A revealing poll conducted by MassINC Polling Group for The Education Trust in Massachusetts uncovers stark contrasts in parental expectations for their children’s higher education, with significant variations across racial and income lines. This poll, focusing on Massachusetts parents of students in grades 6-12, offers a detailed look at the aspirations and concerns shaping today’s educational landscape, reports the Daily Hampshire Gazette.
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- There is a notable gap in expectations for pursuing a bachelor’s degree, with higher expectations among white and Asian parents compared to Latino parents.
- Higher-income families are more likely to anticipate their children attending college, while lower-income families face significant financial barriers.
- Efforts by state policymakers and educational institutions are underway to make higher education more accessible, especially for lower-income families.
The survey results indicate that 57% of parents anticipate their child seeking a bachelor’s degree. Yet, this expectation is unevenly distributed:
“71% of Asian parents responded ‘yes,’ compared to 59% of white parents, 53% of Black parents, and 37% of Latino parents.”
Income plays a pivotal role, with 77% of families earning over $100,000 expecting their children to start a bachelor’s degree, compared to only 26% of those earning below $50,000. Jennie Williamson, state director of The Education Trust in Massachusetts, emphasizes the need for policy action, stating, “We must acknowledge and address the fact that there remain significant gaps in parental expectations and awareness of these pathways, especially among parents who identify as Latino/a/x and low-income.”
Tuition is a Major Hurdle
Tuition fees are a significant concern, with 68% of parents identifying them as a worry. The poll generally shows that
“Low-income families are especially worried about the price of college applications and books.”
In response, the Board of Higher Education and Governor Maura Healey have focused on making higher education more affordable. The administration highlighted that the MASSGrantPlus expansion, part of the state budget, “would benefit 25,000 students, including making tuition and fees free for Pell Grant-eligible students.”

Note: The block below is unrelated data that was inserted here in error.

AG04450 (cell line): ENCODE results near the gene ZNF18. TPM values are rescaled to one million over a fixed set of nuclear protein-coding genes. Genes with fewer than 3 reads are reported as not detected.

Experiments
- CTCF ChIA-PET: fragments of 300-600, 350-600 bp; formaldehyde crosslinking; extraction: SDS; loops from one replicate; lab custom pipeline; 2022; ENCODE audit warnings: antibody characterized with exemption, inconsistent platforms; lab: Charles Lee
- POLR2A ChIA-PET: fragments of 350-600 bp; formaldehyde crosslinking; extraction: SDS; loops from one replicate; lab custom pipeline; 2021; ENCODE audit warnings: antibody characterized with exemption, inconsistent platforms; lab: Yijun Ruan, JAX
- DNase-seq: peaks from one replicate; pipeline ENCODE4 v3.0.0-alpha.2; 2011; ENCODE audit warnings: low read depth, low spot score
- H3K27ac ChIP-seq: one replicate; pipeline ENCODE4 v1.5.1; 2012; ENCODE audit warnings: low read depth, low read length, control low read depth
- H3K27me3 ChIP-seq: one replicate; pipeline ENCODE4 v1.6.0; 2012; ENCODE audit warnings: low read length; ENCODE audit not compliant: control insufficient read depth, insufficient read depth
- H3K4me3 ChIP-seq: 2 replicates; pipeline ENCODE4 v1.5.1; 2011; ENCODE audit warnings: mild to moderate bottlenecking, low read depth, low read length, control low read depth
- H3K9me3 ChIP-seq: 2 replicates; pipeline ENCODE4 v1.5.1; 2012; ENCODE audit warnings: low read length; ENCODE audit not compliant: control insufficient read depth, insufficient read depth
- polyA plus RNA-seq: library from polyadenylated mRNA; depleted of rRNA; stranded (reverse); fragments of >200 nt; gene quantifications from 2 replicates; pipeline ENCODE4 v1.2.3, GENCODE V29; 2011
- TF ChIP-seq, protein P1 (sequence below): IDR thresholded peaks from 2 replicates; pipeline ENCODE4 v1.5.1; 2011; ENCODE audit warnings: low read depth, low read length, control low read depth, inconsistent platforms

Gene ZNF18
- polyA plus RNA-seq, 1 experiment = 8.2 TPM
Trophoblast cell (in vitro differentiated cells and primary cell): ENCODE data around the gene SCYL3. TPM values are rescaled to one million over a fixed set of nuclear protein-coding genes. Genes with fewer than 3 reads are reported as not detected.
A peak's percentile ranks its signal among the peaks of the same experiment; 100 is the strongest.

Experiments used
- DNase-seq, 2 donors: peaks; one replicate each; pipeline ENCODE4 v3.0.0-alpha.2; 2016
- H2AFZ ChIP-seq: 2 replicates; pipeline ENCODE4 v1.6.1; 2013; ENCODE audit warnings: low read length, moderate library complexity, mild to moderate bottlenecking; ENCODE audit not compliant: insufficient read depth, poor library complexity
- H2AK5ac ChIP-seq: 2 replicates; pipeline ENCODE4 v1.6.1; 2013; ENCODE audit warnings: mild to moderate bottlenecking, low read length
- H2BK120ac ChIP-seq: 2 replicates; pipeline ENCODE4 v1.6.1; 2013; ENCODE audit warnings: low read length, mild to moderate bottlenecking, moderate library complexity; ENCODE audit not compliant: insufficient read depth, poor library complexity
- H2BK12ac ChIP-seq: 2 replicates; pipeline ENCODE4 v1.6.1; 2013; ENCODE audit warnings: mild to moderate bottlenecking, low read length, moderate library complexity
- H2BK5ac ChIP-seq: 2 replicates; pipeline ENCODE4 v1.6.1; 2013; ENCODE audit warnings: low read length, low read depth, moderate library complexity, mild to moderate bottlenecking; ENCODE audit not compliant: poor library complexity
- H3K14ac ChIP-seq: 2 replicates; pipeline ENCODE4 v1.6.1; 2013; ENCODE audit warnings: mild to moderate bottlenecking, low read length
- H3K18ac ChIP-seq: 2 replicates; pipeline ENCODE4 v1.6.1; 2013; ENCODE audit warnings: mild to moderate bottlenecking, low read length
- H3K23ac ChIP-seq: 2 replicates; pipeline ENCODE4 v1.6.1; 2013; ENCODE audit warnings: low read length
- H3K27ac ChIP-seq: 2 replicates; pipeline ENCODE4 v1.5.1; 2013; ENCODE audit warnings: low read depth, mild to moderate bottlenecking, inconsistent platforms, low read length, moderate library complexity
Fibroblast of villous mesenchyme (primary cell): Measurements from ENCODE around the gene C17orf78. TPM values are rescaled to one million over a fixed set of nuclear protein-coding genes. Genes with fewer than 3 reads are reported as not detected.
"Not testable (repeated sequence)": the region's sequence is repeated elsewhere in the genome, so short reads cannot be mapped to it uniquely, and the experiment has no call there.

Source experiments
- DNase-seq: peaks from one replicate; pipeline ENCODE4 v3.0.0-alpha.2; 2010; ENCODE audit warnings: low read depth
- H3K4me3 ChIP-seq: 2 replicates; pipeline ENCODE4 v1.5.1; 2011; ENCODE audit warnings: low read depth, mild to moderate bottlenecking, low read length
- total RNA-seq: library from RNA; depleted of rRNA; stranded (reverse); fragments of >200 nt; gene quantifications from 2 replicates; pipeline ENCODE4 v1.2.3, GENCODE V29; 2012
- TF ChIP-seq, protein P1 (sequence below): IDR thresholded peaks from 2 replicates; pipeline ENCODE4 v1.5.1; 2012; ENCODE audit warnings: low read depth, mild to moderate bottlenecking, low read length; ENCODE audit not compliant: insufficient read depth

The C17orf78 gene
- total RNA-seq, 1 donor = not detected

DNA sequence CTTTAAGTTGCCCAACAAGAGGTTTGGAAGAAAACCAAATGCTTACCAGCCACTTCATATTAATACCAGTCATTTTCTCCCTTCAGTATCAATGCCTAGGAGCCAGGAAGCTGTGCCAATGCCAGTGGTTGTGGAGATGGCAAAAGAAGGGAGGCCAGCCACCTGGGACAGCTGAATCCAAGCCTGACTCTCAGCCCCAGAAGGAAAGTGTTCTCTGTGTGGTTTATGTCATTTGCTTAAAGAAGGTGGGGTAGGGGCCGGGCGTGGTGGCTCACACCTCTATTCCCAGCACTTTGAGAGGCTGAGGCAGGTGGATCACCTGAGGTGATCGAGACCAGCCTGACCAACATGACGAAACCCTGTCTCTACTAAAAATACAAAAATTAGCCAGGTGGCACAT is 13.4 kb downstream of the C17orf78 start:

Access to resources was also highlighted as another place for disparities. Only 55% of parents are aware of their child’s school offering AP courses, with lower awareness among Latino and Black parents. Moreover, there’s a gap in knowledge about the financial aid process, particularly among low-income families.
Push for FAFSA Completion
Representative Andy Vargas has been active in promoting the completion of the FAFSA form, essential for accessing financial aid, by Massachusetts students before high school graduation.
“FAFSA played a critical role for me in going to college,” Vargas said, stressing the importance of not “leaving higher ed funding on the table and deferring their college dreams.”
Despite some setbacks, efforts continue to ensure students are informed and prepared for college funding opportunities.
This comprehensive poll highlights the urgent need for targeted policies and practices to ensure equitable access to higher education. By addressing these disparities, Massachusetts aims to create a more inclusive educational environment where every student’s aspirations can be realized, regardless of their background.
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